Joined: Apr 2000
Posts: 3,054
Of course there are some hotels in Belize that have very high occupancy rates.

Chaa Creek, for example, had 90% occupancy in January and February, and 95% in March (according to someone in management there).

I don't have inside information, but I'd guess that places like Victoria House, Turtle Inn, Inn at Robert's Grove, Chan Chich, Blancaneaux, Xanadu, Banana Beach, Cayo Espanto and some others have 80%+ occupancy most of the year and some of these are at near 100% in peak months. They are doing really well, considering that they are all relatively small places with little money for marketing and no well-known international brand.

Uniqueness, or at least a real differential advantage, is what makes the difference. A special setting, atmosphere, service or value.

So many places open and do a pretty good job. But that's like opening a restaurant and serving pretty good food. You may make it and stay in business, but you're never going to be truly successful enough to grow and open other restaurants unless you offer something really special.

--Lan Sluder

Lan Sluder/Belize First
Joined: Feb 2004
Posts: 2,208
I am definitely biased, as I chose Belize as my home and love it dearly, and probably overly optimistic, but I believe that there are many opportunities for attracting European tourists to Belize in preference to Mexico.

Belize is very different from Mexico and needs to market that fact creatively when European flights start coming. Because of the cost to travel to Central America instead of traditional European destinations close to home, European travelers are likely to be somewhat more discerning in their choices.

The unique and less obvious attractions of Belize should be trumpeted as well as the more obvious ones. Let's think about driving down the Hummingbird Highway, the Garifuna community, the wildlife reserves, the barrier reef, so close you can see it from shore and off some cayes, even touch it, hundreds of cayes to visit, Maya ruins that aren't like disneyland yet, the precious Belize Zoo, the drumming, the punta, Belizean food and hospitality, the broad flat savaanahs, the rivers, Hol Chan, the grand slam fishing opportunities, the mountains, the caves, the Maya villages, the waterfalls, the mennonites - must I go on?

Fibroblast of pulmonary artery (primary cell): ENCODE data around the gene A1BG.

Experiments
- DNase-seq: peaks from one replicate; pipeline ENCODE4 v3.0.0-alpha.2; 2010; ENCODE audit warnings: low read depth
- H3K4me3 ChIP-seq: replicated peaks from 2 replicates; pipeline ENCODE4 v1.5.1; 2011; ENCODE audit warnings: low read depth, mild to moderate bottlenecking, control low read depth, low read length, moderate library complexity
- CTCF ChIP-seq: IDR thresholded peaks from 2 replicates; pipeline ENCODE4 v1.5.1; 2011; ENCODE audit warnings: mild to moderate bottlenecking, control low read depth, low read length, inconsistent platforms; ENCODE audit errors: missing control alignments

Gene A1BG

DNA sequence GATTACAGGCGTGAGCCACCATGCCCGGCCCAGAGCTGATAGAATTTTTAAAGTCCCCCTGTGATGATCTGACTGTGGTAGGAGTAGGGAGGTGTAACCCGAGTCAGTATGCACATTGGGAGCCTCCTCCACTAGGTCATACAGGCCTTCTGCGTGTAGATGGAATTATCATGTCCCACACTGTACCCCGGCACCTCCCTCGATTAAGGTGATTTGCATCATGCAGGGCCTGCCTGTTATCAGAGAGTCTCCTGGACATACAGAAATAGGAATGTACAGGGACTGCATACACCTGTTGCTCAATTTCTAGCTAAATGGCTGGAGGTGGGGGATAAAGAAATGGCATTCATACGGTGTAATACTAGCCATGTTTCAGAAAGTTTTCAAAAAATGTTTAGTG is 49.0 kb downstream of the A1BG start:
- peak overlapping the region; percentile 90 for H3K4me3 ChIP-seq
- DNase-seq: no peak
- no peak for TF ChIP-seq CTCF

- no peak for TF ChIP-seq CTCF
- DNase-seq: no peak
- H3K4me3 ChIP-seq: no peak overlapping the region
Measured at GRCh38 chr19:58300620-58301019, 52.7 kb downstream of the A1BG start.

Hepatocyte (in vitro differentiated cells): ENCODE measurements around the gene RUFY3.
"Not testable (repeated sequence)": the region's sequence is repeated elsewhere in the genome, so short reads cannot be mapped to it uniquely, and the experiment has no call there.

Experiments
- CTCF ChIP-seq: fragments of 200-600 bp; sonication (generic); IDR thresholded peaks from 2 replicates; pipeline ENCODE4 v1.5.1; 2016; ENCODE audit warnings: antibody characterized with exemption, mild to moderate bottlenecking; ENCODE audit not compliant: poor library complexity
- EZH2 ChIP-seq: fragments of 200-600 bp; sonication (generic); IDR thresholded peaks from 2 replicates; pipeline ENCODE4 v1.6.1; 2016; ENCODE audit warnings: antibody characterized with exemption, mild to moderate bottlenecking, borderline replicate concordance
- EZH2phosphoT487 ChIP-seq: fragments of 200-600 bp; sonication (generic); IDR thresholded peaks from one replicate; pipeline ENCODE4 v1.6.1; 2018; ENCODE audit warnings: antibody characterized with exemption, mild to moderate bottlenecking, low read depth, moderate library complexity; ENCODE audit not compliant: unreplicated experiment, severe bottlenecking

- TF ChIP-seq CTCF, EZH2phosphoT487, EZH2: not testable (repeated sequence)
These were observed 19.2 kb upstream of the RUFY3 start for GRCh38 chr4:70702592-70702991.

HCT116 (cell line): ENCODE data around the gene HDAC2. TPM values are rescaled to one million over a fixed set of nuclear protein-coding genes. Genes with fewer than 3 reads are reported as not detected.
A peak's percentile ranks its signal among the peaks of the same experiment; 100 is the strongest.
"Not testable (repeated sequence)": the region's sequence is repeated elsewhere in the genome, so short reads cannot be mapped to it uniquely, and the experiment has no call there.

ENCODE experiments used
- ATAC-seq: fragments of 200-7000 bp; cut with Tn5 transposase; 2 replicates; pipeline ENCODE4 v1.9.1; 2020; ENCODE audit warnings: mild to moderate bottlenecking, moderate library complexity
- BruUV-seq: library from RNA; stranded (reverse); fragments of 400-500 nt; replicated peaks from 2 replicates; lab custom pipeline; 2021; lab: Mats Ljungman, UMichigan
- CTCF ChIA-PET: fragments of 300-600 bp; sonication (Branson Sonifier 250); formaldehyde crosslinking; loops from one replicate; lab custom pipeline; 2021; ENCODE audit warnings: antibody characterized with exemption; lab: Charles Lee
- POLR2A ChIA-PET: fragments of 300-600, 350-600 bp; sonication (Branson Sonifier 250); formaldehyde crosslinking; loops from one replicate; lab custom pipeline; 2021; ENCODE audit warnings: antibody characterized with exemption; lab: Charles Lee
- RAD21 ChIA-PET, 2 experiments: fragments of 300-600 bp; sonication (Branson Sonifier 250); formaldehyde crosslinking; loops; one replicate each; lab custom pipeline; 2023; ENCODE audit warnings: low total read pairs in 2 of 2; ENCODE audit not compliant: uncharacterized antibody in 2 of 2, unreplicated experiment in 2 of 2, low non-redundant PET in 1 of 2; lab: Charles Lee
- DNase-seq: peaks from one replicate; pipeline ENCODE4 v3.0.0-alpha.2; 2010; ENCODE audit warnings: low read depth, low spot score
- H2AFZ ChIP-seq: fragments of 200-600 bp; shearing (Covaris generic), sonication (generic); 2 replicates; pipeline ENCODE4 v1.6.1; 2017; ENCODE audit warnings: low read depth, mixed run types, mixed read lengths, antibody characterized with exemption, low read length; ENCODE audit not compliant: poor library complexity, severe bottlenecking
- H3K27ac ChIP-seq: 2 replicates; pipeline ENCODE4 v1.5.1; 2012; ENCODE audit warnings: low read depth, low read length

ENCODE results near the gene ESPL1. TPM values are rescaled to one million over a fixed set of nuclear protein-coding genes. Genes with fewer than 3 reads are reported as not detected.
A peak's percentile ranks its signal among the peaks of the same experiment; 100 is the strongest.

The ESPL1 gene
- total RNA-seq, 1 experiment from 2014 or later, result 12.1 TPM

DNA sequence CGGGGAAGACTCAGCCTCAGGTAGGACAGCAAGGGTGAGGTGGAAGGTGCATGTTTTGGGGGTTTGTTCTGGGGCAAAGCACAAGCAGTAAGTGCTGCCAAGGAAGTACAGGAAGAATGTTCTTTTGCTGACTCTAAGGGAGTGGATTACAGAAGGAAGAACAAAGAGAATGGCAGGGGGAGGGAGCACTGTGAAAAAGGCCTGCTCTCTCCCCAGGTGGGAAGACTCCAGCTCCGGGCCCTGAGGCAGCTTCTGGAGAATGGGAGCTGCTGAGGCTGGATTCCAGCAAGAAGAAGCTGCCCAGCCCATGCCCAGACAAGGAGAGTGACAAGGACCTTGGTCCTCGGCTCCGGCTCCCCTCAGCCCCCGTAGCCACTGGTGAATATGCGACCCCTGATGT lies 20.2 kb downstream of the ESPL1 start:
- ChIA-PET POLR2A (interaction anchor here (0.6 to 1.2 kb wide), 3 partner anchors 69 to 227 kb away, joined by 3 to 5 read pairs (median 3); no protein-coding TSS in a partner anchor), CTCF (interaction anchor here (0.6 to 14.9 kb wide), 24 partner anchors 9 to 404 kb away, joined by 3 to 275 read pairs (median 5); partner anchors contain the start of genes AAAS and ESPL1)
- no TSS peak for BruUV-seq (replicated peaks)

The exchange rates are much easier to understand and English is the national language. There are no real chains, no Hard Rock Cafe etc. Belize truly offers something different and a big part of that is that you get what you pay for. I believe Europeans understand that concept and given the choice would prefer to come to a place unspoilt and spend a little bit more.
Belize Wedding Photography

Joined: Feb 2002
Posts: 5,255
IMHO - chaa creek is heavily advertised all over the place and has managed to be on nearly every travel show i have seen on the bz mainland. co-incidentally, the show hosts always had a lovely (comped?)suite to stay in and show off there...that might have something to do with it.

also consider that many US travel agents have not been to bz and only know 3-4 places to stay exist. that's how, years ago, i got roped into journey's end...the agent only had that and ramon's on their list of hotels, and i had already been to ramon's. thank goodness i later found this message board...

of course my selfish side hopes cruisers will stop coming altogether, and no one else new ever finds belize...